Back in January, I set myself a series of goals for this blog, and though we’re not quite at the end of the year just yet, this feels like a good time to go back and revisit them. Some of them I’ve achieved, while others have sadly fallen by the wayside. But if you don’t set a goal, how do you know if you’ve succeeded?
Review Every Science Fiction Book I Read
Achieved, with no issues. At the time of writing I’ve reviewed 119 science fiction books (not including audiobooks) and the only fringe cases not reviewed were Aldous Huxley’s Ape & Essence and Adrian Tchaikovsky’s Ogres, both of which fell squarely into the dystopian genre without quite having enough science fictional elements for me to discuss.
Read More Original Fiction
Achieved, with limitation. Warhammer 40,000 and Star Trek continue to make up a large part of my reading. Trek makes up about a tenth of my reading, while Warhammer is around the one quarter mark. That’s still significant, but is a step back from last year’s numbers. This has freed up some time to branch out into the classics of the genre, and some general dabbling.
Read More Debuts
Failed. Aside from keeping up to date with Black Library, I’ve hardly read any science fiction published in 2022, let alone debuts. As I prepare for the Boundy Awards, I’ve even noticed that I haven’t started a new series that began this year. Part of this is not seeing any debuts that massively appeal, but a larger part is me working through a backlog of existing series. Either way, this is one goal I have failed to meet.
Review More Films & TV
Failed. While I’ve kept up with my Star Trek and Star Wars TV reviews, I’ve ended up stepping back from the idea of TV reviews in general. I’m still watching plenty of great shows, but I find I don’t have that much to say about them in terms of reviewing. A conscious decision to abandon the plan, but a failure to meet the goal nonetheless.
Achieved. The first SPSFC came to a close earlier this year, and though I didn’t get on with a fair few of the books, I generally had a good time. As a consequence I’ve stuck around for SPSFC2 which is now in the quarterfinals phase. My intent with joining as a judge was to challenge my assumptions about self-published books, but I can honestly say that a lot of those assumptions have been confirmed. I’m looking forward to seeing what the next stages of the competition throw at me, but I’m currently on the fence about continuing for a third year.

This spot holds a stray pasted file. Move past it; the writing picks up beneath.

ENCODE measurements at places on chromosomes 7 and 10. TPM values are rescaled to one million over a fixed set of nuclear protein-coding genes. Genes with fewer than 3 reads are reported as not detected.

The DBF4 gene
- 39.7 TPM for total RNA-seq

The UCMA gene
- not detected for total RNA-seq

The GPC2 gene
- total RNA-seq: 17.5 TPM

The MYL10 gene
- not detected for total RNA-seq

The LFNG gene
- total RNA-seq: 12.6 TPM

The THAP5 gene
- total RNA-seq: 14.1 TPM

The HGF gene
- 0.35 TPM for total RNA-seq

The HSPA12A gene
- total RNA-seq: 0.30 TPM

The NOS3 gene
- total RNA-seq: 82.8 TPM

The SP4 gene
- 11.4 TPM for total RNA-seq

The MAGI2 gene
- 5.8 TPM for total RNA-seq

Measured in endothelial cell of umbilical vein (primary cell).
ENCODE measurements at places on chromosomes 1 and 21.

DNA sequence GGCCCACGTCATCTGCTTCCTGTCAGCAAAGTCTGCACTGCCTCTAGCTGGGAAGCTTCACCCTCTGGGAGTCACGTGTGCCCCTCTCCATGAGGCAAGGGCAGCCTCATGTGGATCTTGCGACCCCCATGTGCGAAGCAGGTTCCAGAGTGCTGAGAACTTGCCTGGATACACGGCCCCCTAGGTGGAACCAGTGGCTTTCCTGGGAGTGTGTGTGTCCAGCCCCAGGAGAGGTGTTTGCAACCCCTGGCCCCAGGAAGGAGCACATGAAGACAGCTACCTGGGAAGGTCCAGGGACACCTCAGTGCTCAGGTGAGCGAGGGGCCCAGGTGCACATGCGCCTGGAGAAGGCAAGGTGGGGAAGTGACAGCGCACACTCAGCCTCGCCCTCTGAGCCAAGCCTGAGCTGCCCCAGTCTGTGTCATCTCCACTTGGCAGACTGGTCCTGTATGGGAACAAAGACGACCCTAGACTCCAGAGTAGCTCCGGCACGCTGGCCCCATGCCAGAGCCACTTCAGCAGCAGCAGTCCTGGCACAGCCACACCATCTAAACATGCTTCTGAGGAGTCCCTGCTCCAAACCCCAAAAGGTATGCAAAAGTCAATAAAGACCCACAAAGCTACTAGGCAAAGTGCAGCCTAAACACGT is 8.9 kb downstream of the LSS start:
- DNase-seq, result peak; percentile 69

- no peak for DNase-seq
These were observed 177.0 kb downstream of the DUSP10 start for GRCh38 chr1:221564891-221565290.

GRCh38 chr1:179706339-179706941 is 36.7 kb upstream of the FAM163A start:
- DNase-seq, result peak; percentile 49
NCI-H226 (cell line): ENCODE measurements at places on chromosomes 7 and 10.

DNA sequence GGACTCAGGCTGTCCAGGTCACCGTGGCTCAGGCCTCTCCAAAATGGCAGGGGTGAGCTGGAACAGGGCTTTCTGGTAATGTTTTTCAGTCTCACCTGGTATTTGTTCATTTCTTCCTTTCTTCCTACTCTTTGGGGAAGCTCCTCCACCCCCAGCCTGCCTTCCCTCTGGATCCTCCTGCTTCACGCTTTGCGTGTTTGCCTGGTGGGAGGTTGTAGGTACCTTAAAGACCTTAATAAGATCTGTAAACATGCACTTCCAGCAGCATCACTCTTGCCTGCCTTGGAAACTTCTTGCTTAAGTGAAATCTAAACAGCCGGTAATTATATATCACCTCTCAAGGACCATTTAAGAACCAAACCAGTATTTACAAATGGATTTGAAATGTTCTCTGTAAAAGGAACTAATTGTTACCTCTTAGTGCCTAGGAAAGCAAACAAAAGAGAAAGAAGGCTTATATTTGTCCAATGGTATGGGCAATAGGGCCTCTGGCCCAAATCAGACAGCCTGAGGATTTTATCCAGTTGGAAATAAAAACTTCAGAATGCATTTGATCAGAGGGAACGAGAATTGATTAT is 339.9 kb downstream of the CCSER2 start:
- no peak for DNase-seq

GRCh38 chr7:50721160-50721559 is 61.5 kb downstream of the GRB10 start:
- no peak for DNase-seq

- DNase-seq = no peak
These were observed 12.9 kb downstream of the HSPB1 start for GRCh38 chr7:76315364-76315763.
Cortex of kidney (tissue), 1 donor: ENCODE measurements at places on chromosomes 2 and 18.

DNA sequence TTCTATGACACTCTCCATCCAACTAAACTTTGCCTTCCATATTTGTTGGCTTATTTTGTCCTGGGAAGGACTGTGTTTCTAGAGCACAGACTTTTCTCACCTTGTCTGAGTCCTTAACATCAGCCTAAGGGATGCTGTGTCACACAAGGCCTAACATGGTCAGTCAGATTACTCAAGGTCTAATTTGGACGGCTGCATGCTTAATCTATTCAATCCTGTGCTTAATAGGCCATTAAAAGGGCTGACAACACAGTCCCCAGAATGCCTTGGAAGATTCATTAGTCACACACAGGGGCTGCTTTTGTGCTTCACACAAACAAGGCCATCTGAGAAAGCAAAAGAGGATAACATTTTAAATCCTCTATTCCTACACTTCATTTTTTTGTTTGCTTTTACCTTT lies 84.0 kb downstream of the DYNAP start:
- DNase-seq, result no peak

Write More Articles
Achieved, but not as intended. I wrote a bunch of articles this year, including some as planned on introductions to a couple of subgenres, and a deeper dive on the origins of grimdark. However, my deep dives on particular series never materialised, and I quickly abandoned my plans to write more Ethics of Trek articles. I had planned to begin my Empires of Science Fiction series, but after a tester in March, I’ve put that on hold until 2023. One thing I have noticed, as other bloggers have commented, is that articles don’t do very well in terms of views. Even so, I enjoy taking the time to go into a bit more detail, and definitely plan more articles for the future.
Achieved, against all the odds. I actually managed to score two author interviews this year, with both Matt Adcock and Marc Collins stopping by to answer a few questions about their work, and science fiction in general. As well as being a wonderful confidence boost for myself, these two interviews have confirmed there’s a good audience out there for them. Having now refined some of my reviewing technique, I’m planning to reach out to more authors in the coming months to see if anyone fancies a chat.
That’s five goals achieved and two goals failed. Not a bad result, and it’s certainly one that’s hard to complain about. I think it’s pretty clear that I’m heading in the right direction, and the work still to be done isn’t too burdensome. I’ll be back in a little while to talk about my goals and ambitions for next year, but until then I’d just like to thank all the people who made this possible, and to wish you all good reading.